The Bakers used the principal bedroom’s bay window to create a cozy nook that feels influenced by Japanese design and is enhanced by square seat cushions and a shoji screen-style window treatment. A smaller nook on the adjacent wall echoes the effect and provides space for display. On the bed, nubby linen sheets feel casual, while a grey throw features Swiss crosses, a graphic addition to the otherwise serene space.
A custom-made tub clad in hinoki cypress lends a Japanese onsen-like feel to the principal bathroom and picks up on the warm tones of the wood walls and ceiling. Rough black granite tiles run halfway up the walls, a practical choice that has a dramatic, almost geometric, effect.
The exterior of their cottage’s guest cabin is just as charming as you would expect. Ample windows and a sliding door offer streams of natural sunlight to illuminate the space, while a quaint sitting area on the walkway encourages visitors to linger outdoors.
An Alvar Aalto bench is one of the Bakers’ design staples. In the entry, it’s a spot to put on shoes, but elsewhere it functions as a nightstand or coffee table.
Many nearby cottages still have original wartime woodwork, like the oak french doors in the living room, which the Bakers love for their warm tones. The safari chair was an orange-painted Craigslist find that John sanded down to reveal the far more Scandi beechwood frame.
“Plastering and painting the fireplace was pretty controversial,” admits John, “but there was a lot of damage to the stone.” They left the original brass front, which adds warmth to the white space.
Each of the Bakers’ cottages has its own mod tea trolley. This one displays a birchbark ice bucket and sake pitcher from a craftsman they met in Hokkaido, Japan. It sits in front of an antique Japanese textile the couple picked up on a trip to Kyoto.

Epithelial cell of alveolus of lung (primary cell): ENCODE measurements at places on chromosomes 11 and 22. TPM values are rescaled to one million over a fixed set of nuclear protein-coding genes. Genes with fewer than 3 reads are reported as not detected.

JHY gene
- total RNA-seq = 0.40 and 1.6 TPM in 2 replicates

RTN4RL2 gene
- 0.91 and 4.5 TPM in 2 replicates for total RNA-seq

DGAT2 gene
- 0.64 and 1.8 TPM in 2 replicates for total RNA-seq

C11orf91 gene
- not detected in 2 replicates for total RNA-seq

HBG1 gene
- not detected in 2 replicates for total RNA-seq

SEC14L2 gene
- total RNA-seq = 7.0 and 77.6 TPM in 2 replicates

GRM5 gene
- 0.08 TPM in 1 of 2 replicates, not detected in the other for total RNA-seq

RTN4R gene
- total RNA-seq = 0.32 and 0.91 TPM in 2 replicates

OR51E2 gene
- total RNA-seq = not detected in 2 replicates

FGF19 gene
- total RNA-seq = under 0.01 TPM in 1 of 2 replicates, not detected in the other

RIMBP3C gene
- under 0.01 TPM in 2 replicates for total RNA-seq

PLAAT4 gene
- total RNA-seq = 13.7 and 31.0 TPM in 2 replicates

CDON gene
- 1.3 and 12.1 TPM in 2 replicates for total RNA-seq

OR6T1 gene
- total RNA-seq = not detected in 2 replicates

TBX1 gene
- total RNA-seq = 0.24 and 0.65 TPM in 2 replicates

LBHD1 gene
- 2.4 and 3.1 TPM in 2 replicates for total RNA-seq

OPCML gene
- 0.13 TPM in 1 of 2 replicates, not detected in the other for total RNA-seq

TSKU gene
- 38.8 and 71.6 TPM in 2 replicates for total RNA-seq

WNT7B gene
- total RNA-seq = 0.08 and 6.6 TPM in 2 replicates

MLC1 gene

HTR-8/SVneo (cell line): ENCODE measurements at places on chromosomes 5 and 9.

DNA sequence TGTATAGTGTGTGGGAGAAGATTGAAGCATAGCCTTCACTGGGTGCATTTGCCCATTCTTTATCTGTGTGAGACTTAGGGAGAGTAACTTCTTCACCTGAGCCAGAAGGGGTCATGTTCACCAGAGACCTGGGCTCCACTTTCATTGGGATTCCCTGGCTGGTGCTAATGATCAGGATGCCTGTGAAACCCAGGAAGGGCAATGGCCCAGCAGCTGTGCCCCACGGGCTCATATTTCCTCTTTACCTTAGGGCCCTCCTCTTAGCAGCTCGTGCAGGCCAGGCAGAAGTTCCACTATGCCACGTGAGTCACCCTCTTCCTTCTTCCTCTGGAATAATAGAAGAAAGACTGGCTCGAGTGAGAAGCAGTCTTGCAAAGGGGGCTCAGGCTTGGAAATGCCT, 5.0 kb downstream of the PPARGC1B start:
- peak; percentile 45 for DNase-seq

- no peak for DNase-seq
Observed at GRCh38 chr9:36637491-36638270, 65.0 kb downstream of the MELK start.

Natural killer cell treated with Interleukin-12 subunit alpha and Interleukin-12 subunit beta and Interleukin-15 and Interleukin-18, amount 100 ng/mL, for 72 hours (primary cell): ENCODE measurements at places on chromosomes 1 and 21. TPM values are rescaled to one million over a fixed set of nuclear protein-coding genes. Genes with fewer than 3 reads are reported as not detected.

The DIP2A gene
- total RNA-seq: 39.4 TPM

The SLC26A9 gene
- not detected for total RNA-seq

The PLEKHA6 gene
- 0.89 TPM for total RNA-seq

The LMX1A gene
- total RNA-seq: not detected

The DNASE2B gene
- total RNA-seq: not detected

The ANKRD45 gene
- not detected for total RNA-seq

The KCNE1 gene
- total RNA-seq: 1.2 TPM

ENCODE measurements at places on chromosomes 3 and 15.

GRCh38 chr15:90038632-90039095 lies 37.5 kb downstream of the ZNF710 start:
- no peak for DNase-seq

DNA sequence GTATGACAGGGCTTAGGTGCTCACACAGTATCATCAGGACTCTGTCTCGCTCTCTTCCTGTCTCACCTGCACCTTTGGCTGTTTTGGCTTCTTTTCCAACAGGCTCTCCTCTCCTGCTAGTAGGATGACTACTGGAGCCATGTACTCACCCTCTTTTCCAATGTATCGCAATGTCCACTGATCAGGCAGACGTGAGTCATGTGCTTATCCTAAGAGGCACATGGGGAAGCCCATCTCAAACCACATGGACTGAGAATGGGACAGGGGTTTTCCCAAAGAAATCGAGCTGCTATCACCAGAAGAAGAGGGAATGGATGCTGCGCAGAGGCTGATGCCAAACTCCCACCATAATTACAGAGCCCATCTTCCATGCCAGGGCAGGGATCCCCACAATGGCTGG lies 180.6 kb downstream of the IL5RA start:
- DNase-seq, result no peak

The Bakers took design inspiration for the guest cottage from the home of Finnish architect Alvar Aalto. In the open-concept living-dining room, oversized Swedish botanical prints add a splash of color, as does a blue sofa, an Aalto-inspired design much like the one the architect had in his own home. Throughout the space, the original pine-plank floors were treated with lye and soap.
In the kitchen, Ikea roll blinds softly filter natural light. The existing cabinetry was spruced up with new knobs and a plywood counter.
The sunroom has no glass in the windows, just screens and the original flip-up wooden storm shutters, which lends a classic boathouse feel. “We like that the room is out of the sun, but still gets the lake breezes,” says Juli. The Alvar Aalto daybeds are everyone’s favorite places to read or nod off. Their blue and white checkered cushions come off, and the upright seats fold down, letting them turn into horizontal beds.
In a second bedroom, twin duvets and cozy blankets feel dynamic thanks to the interplay of the stripes’ scale.
In one of the three bedrooms, crisp white walls and a blue-striped Marimekko duvet lend a subtle nautical feel.
Author: Alison Garwood-Jones
House & Home July 2015